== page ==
University leaders have rejected plans to abolish the existing system of degree classifications, despite a major inquiry concluding it is "not fit for purpose".
A task force led by Professor Robert Burgess recommended that firsts, 2:1s, 2:2s and thirds should be replaced with a simple "pass", "fail", or "distinction".
But the idea was too radical and lacked the necessary support among vice-chancellors, the umbrella group Universities UK said.
Instead, one option being considered is to add a new grade within the current 2:1, to help employers distinguish between the 40 per cent of all graduates who get upper seconds.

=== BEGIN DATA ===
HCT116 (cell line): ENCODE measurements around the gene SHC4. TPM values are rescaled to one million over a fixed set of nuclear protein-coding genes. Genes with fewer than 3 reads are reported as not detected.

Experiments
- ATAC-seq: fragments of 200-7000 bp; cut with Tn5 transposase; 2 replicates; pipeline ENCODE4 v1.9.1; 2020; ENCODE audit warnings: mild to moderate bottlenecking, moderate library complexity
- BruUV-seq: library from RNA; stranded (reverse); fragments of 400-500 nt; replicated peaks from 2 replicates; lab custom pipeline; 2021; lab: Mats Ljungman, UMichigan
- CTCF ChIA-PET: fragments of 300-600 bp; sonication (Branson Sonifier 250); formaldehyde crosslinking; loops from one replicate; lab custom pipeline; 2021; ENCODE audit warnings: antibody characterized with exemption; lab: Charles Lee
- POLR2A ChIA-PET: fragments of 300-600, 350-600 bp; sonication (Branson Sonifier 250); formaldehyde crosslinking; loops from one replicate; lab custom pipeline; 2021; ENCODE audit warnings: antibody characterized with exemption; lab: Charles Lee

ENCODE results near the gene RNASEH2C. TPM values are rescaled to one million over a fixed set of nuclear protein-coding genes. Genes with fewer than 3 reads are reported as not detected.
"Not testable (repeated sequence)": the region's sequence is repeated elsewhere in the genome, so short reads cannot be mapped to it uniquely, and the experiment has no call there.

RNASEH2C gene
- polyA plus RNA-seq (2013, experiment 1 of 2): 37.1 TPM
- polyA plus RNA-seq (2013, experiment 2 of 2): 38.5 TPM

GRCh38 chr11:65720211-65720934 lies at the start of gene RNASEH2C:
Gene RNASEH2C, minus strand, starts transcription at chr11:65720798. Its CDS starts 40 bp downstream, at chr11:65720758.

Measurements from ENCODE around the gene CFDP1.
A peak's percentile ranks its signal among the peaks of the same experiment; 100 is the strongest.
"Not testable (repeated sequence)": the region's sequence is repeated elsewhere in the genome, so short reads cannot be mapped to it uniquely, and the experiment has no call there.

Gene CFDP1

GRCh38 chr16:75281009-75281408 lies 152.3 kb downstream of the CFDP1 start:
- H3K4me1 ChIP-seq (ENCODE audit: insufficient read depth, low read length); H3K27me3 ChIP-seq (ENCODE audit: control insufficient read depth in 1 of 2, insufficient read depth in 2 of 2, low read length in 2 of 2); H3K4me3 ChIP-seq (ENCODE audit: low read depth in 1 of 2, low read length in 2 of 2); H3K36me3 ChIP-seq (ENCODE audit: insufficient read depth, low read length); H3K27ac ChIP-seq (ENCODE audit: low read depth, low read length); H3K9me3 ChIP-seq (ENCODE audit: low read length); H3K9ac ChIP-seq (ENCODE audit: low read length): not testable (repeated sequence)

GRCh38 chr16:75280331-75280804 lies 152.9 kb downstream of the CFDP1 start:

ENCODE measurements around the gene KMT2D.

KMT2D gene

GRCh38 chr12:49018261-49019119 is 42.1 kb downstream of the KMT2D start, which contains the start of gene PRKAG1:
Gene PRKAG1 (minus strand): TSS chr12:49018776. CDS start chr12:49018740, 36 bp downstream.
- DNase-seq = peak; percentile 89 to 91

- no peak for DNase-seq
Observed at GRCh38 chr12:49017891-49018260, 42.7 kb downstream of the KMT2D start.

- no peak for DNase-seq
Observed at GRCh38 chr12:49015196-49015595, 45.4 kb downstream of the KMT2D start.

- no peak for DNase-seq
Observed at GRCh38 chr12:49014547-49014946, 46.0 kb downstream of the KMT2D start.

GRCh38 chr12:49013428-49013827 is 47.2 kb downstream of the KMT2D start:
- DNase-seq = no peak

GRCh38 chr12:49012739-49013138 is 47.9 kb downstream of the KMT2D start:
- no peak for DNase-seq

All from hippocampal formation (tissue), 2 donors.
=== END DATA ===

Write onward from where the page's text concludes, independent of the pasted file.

A spokesman for Universities UK said the pass, fail or distinction proposal had not won enough support. "There is a general acceptance that neither employers nor the [university] sector is ready for such groundbreaking change. People know what a 2:1 is.
"But the argument is that there are too many people with 2:1s, from an employer's point of view," he said.
Wes Streeting, from the National Union of Students, told the Times Higher Education Supplement: "Everyone seems to agree that the classification system is out-dated. But, as ever, there is no consensus about what should replace it."Reuse content